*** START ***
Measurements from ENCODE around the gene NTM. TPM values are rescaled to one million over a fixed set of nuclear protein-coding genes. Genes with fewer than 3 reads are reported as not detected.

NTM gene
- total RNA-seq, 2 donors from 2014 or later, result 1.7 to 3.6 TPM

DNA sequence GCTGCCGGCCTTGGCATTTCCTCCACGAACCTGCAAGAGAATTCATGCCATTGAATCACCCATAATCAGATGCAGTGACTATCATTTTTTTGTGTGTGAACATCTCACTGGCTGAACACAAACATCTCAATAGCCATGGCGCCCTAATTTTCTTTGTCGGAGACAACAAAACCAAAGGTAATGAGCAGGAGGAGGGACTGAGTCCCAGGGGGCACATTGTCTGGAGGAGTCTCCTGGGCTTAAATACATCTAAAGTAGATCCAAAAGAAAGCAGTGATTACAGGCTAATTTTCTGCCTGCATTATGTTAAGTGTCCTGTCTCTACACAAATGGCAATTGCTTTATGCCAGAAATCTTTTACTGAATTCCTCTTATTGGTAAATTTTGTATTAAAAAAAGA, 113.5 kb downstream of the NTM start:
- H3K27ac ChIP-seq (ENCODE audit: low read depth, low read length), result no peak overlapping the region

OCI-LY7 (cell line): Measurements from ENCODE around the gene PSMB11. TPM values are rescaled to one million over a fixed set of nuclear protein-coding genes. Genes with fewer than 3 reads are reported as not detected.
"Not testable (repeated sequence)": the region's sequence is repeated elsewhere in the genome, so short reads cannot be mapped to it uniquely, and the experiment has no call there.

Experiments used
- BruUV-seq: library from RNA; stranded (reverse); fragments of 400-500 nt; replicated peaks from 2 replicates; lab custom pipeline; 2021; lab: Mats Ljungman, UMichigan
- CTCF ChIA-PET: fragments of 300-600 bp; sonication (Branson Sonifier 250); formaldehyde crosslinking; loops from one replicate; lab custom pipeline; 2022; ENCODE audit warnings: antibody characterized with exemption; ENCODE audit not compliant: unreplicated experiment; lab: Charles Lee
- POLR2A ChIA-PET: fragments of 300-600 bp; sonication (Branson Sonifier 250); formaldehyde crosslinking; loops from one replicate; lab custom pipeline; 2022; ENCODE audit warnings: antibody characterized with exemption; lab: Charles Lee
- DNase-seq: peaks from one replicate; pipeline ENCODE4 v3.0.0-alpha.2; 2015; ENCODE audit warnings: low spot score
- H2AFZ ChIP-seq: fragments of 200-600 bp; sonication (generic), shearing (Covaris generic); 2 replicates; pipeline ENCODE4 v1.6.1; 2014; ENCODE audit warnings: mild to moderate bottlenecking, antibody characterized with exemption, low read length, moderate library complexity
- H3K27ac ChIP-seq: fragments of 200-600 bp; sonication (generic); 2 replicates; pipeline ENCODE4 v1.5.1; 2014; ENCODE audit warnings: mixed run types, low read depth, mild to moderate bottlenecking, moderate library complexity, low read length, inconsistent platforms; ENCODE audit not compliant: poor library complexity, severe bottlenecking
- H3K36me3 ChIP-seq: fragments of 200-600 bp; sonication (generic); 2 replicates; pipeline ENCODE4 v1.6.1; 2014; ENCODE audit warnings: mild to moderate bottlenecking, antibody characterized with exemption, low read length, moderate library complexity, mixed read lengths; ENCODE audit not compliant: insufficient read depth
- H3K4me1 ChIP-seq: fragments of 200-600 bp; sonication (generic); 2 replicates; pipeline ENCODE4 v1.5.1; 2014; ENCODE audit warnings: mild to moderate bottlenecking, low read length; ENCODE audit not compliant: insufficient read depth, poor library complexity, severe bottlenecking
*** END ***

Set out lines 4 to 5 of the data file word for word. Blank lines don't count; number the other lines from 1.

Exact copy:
DNA sequence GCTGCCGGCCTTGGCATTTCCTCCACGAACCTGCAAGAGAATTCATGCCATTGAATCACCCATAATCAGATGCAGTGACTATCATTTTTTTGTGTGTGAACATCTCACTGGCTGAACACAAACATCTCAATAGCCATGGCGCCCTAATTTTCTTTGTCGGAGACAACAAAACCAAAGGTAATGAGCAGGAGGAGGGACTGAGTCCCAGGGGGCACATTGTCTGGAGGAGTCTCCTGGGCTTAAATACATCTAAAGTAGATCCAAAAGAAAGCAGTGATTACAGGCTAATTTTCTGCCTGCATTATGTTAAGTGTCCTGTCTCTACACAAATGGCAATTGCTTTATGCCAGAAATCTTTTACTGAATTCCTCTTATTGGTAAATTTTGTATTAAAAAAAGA, 113.5 kb downstream of the NTM start:
- H3K27ac ChIP-seq (ENCODE audit: low read depth, low read length), result no peak overlapping the region